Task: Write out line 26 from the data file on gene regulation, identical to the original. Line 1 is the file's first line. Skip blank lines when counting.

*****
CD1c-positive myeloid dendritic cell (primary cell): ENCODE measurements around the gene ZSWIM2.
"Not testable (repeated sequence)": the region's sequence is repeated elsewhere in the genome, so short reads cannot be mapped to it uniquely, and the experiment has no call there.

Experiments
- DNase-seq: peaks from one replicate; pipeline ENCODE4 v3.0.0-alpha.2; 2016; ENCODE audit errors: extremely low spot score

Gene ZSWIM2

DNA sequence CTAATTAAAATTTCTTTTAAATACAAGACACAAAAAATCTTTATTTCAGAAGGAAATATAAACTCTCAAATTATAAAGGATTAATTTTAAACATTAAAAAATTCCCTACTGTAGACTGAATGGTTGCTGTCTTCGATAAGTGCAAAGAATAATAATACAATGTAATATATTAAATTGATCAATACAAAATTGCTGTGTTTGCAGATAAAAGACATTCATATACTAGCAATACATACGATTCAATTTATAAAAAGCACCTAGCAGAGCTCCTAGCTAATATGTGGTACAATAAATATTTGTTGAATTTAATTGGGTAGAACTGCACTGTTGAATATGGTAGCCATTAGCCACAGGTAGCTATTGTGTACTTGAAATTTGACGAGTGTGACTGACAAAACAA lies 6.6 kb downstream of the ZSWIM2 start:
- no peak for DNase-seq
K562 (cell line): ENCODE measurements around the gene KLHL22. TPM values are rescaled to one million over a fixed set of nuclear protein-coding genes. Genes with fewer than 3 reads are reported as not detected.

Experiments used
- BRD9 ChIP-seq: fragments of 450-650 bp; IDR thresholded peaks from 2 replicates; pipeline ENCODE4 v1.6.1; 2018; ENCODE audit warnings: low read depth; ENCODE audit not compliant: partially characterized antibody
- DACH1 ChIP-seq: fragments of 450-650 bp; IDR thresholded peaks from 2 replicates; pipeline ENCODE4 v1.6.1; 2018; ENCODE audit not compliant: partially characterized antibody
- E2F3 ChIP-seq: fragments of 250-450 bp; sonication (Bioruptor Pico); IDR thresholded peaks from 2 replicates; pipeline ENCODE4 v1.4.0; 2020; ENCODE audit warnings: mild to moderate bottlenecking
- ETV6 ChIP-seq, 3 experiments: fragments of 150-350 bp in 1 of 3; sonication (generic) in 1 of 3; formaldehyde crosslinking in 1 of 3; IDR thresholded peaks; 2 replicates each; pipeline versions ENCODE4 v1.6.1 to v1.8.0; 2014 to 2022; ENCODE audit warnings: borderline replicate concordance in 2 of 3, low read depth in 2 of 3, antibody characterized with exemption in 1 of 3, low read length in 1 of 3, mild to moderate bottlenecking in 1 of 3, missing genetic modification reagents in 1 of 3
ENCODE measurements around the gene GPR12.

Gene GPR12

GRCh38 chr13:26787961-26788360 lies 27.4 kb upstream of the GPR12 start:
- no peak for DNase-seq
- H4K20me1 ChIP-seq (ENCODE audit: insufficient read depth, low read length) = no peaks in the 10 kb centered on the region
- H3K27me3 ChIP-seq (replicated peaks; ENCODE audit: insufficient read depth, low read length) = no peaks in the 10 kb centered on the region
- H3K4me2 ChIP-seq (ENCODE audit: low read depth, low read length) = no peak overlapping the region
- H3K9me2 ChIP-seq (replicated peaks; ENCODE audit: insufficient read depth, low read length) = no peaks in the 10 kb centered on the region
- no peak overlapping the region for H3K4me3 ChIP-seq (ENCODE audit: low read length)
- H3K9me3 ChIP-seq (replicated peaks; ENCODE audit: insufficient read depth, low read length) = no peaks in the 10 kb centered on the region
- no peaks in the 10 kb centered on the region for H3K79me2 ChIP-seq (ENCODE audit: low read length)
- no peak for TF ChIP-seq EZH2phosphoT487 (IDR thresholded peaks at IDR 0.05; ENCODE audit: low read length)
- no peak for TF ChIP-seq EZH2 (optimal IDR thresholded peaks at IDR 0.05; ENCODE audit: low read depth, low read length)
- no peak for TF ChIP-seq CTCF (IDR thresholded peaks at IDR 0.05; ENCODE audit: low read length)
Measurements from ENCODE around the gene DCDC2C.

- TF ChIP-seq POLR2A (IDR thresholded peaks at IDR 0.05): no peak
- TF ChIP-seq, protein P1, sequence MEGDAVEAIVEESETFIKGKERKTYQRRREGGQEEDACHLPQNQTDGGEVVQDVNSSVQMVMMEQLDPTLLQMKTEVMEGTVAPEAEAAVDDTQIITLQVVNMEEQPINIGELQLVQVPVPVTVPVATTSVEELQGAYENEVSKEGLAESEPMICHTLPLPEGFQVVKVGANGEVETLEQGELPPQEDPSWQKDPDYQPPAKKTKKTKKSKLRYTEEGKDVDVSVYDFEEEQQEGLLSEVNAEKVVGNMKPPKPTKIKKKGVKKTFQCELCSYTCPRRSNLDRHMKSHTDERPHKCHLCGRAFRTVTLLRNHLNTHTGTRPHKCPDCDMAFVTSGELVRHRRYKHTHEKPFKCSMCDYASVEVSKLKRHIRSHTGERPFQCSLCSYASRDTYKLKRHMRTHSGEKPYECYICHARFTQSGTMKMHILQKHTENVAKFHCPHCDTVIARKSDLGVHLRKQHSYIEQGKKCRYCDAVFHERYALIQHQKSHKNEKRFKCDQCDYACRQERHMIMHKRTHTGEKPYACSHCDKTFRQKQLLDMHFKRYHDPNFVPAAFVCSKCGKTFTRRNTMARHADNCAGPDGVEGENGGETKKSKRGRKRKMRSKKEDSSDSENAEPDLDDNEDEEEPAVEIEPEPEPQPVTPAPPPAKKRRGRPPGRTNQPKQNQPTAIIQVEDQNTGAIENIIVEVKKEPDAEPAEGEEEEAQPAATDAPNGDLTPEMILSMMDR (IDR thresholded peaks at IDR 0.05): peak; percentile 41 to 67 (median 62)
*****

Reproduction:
- no peak for TF ChIP-seq EZH2 (optimal IDR thresholded peaks at IDR 0.05; ENCODE audit: low read depth, low read length)